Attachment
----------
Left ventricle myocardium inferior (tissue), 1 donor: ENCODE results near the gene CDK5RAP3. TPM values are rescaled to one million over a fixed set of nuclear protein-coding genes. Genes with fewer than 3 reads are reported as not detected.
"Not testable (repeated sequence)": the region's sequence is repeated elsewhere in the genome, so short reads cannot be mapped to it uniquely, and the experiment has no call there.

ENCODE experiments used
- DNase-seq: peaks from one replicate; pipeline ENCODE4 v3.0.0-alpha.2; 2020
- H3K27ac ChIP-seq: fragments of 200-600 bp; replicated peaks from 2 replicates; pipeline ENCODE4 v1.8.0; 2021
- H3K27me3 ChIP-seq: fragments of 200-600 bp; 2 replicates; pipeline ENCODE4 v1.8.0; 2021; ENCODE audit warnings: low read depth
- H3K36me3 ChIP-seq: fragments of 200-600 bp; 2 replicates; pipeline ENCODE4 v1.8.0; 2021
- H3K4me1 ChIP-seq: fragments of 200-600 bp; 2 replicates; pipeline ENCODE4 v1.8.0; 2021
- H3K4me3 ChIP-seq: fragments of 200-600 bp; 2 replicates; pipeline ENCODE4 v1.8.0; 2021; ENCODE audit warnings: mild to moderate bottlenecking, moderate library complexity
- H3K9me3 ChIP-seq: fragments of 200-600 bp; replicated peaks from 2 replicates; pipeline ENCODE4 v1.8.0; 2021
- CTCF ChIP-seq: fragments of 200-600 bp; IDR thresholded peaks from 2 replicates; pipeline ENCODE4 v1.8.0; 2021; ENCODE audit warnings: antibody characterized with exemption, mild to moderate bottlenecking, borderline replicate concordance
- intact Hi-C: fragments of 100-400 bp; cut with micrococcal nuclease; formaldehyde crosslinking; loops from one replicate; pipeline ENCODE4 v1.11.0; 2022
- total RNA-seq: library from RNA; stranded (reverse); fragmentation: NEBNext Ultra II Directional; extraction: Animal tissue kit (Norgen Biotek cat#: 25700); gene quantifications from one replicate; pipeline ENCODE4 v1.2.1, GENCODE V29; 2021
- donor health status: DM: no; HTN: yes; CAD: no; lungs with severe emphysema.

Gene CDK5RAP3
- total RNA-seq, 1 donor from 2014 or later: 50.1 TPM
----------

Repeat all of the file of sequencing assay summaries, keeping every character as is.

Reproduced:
Left ventricle myocardium inferior (tissue), 1 donor: ENCODE results near the gene CDK5RAP3. TPM values are rescaled to one million over a fixed set of nuclear protein-coding genes. Genes with fewer than 3 reads are reported as not detected.
"Not testable (repeated sequence)": the region's sequence is repeated elsewhere in the genome, so short reads cannot be mapped to it uniquely, and the experiment has no call there.

ENCODE experiments used
- DNase-seq: peaks from one replicate; pipeline ENCODE4 v3.0.0-alpha.2; 2020
- H3K27ac ChIP-seq: fragments of 200-600 bp; replicated peaks from 2 replicates; pipeline ENCODE4 v1.8.0; 2021
- H3K27me3 ChIP-seq: fragments of 200-600 bp; 2 replicates; pipeline ENCODE4 v1.8.0; 2021; ENCODE audit warnings: low read depth
- H3K36me3 ChIP-seq: fragments of 200-600 bp; 2 replicates; pipeline ENCODE4 v1.8.0; 2021
- H3K4me1 ChIP-seq: fragments of 200-600 bp; 2 replicates; pipeline ENCODE4 v1.8.0; 2021
- H3K4me3 ChIP-seq: fragments of 200-600 bp; 2 replicates; pipeline ENCODE4 v1.8.0; 2021; ENCODE audit warnings: mild to moderate bottlenecking, moderate library complexity
- H3K9me3 ChIP-seq: fragments of 200-600 bp; replicated peaks from 2 replicates; pipeline ENCODE4 v1.8.0; 2021
- CTCF ChIP-seq: fragments of 200-600 bp; IDR thresholded peaks from 2 replicates; pipeline ENCODE4 v1.8.0; 2021; ENCODE audit warnings: antibody characterized with exemption, mild to moderate bottlenecking, borderline replicate concordance
- intact Hi-C: fragments of 100-400 bp; cut with micrococcal nuclease; formaldehyde crosslinking; loops from one replicate; pipeline ENCODE4 v1.11.0; 2022
- total RNA-seq: library from RNA; stranded (reverse); fragmentation: NEBNext Ultra II Directional; extraction: Animal tissue kit (Norgen Biotek cat#: 25700); gene quantifications from one replicate; pipeline ENCODE4 v1.2.1, GENCODE V29; 2021
- donor health status: DM: no; HTN: yes; CAD: no; lungs with severe emphysema.

Gene CDK5RAP3
- total RNA-seq, 1 donor from 2014 or later: 50.1 TPM